Needing at least a draw to keep their Ashes defence alive, the tourists were energised by the finger spin of Panesar and produced some of their best bowling of the series to dismiss the Australians cheaply after they won the toss and chose to bat.
The home side struck back late in the day to have England 51 for two at stumps on Thursday, with Andrew Strauss on 24 and Paul Collingwood on 10.
The Australians removed opener Alastair Cook and No.3 Ian Bell cheaply, Glenn McGrath and Brett Lee picking up a wicket apiece, while Shane Warne dropped Collingwood at first slip off Stuart Clark late in the day.
Although local player Mike Hussey held the Australian innings together with an unbeaten 74, Panesar grabbed 5-92 from 24 overs and a rejuvenated Steve Harmison took 4-48 to rock the home side's hopes of wrapping up the Ashes here.
Panesar, controversially overlooked for the first two Tests, claimed his third five-wicket haul in his short Test career and became just the fourth left-arm spinner to claim five wickets in a Test at the WACA.
Called into the attack just minutes before lunch, Panesar had an immediate impact and celebrated when he claimed opener Justin Langer's wicket with his seventh ball and the last delivery before the break.
Langer was clean bowled when he pushed forward defensively and played down the wrong line.
It was the start of an extraordinary day for Panesar.
He took some damage from the recalled Andrew Symonds, who hit two sixes in three balls and took 17 runs off Panesar's 13th over.
However, the spinner had his revenge in the following over when Symonds cut at a shortish delivery and got a thin edge to wicketkeeper Geraint Jones, who snared the catch at the second attempt.
Panesar's next over saw him claim the prized wicket of Adam Gilchrist, who walked when he was caught without scoring by a diving Ian Bell at short-leg after the ball came off the pad and brushed his gloves.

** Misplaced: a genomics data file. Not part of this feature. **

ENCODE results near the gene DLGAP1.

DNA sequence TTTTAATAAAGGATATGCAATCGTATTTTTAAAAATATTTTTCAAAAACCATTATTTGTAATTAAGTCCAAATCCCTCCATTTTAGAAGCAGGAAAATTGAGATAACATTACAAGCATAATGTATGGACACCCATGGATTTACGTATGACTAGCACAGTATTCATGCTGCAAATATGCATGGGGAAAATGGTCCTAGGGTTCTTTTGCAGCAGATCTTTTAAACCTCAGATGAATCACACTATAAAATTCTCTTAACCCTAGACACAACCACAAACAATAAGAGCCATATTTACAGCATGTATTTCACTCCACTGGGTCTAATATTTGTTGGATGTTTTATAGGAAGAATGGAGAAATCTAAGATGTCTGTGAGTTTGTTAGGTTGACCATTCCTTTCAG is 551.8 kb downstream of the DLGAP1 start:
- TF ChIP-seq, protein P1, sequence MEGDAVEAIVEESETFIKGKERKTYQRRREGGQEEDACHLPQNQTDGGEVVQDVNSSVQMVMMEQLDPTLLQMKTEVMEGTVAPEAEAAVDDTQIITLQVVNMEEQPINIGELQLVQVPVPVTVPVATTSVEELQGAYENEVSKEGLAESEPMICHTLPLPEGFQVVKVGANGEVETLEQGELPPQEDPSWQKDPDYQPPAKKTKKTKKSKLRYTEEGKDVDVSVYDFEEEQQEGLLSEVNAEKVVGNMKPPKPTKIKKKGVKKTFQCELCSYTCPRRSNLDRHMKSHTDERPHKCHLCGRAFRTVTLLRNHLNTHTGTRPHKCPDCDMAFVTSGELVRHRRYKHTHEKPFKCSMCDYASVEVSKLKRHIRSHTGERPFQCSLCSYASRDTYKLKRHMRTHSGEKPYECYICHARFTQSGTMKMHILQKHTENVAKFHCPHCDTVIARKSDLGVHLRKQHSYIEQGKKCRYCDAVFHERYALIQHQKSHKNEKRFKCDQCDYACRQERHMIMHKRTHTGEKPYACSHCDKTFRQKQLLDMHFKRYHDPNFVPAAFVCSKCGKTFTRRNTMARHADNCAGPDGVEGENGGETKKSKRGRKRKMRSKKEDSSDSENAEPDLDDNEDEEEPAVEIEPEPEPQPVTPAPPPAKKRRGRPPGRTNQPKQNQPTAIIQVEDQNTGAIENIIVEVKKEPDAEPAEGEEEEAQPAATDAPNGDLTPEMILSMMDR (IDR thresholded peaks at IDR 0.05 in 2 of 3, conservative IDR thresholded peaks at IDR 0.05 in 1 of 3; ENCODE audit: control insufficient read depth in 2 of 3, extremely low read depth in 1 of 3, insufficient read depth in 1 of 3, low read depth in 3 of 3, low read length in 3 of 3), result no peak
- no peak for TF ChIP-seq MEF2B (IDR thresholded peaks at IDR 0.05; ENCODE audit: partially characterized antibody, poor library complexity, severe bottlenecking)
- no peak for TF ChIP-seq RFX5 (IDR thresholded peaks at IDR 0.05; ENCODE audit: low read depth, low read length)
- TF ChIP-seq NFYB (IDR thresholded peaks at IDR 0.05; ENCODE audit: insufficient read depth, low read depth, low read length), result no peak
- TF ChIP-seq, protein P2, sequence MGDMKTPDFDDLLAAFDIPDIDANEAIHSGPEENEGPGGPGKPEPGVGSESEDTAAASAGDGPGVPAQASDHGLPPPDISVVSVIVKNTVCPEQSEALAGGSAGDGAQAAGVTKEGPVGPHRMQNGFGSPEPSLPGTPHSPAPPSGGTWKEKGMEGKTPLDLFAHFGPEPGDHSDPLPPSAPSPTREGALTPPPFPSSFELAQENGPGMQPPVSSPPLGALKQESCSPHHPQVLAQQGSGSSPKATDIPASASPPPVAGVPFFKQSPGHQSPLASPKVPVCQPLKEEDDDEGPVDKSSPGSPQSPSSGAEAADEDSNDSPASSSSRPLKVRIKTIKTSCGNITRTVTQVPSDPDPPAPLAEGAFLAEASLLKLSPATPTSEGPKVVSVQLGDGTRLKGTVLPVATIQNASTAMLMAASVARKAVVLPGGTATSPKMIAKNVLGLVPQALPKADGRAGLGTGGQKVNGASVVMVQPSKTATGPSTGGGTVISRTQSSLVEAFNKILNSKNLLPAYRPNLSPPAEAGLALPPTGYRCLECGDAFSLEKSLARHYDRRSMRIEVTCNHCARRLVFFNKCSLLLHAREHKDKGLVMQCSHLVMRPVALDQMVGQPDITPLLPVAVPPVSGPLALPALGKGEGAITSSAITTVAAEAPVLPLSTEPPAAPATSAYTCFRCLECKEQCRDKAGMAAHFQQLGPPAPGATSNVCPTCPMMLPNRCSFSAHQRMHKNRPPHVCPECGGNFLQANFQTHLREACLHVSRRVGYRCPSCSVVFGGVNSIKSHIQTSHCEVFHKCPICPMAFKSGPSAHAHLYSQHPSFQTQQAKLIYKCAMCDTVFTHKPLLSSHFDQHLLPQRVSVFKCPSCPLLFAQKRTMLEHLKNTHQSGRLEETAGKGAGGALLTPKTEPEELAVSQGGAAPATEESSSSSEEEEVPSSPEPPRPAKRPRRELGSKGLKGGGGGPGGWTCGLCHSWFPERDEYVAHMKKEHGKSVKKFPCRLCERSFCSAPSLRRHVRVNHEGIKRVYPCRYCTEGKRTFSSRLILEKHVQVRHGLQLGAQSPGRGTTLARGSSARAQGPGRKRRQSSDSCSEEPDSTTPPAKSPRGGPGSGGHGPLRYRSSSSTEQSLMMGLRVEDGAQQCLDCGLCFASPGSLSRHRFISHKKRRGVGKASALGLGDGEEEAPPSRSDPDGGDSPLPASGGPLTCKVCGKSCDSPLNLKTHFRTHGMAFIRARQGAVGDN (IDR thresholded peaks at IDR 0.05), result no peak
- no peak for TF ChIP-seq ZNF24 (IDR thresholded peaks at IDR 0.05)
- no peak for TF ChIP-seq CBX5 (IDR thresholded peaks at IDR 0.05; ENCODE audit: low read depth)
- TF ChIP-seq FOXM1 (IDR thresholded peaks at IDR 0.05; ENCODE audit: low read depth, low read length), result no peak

Australia then slumped to 214 for seven when Panesar struck again to remove an aggressive Shane Warne, who attempted to cut him and got a fine edge into the gloves of Jones.
Panesar grabbed his fifth wicket when Brett Lee stretched forward and was adjudged lbw by umpire Aleem Dar.
While Panesar was the hero, embattled paceman Steve Harmison bounced back strongly to pick up four wickets, including a sharp catch off his own bowling to remove the dangerous Michael Clarke for 37.
Harmison was under siege after claiming just one wicket in the first two Tests, but claimed the crucial wicket of Australian captain Ricky Ponting, trapped lbw for two.
There was a slight question over the height of the delivery but Harmison was elated to have an early victim after his woes in the first two Tests.
Harmison's second wicket was memorable - the big fast bowler somehow hauling in a Clarke pull shot on his follow through.
He then bowled without luck late in the day, until he removed Stuart Clark and Glenn McGrath in quick succession to clean up the tail.
It was an unexpected scenario after the home side rattled up 47 runs without loss in the first hour of the day.
England struck back to claim 3-22 after the first drinks break, with Matthew Hoggard sparking the fightback and continuing Matthew Hayden's poor Ashes series when he had the opener caught behind for 24.
Hayden has just 222 runs in his past 10 Test innings, with one half-century against Bangladesh.
Harmison then struck a key blow when he removed Ponting, before Panesar came into the attack and turned the series on its head.
Australia 244 all out ( Michael Hussey 74 n o, Justin Langer 37, Michael Clarke 37, Shane Warne 25; Monty Panesar 5 for 92, Harmison 4 for 48) Vs England 51 for 2 (Andrew Strauss 24 n o; McGrath 1 for 18, Brett Lee 1 for 24)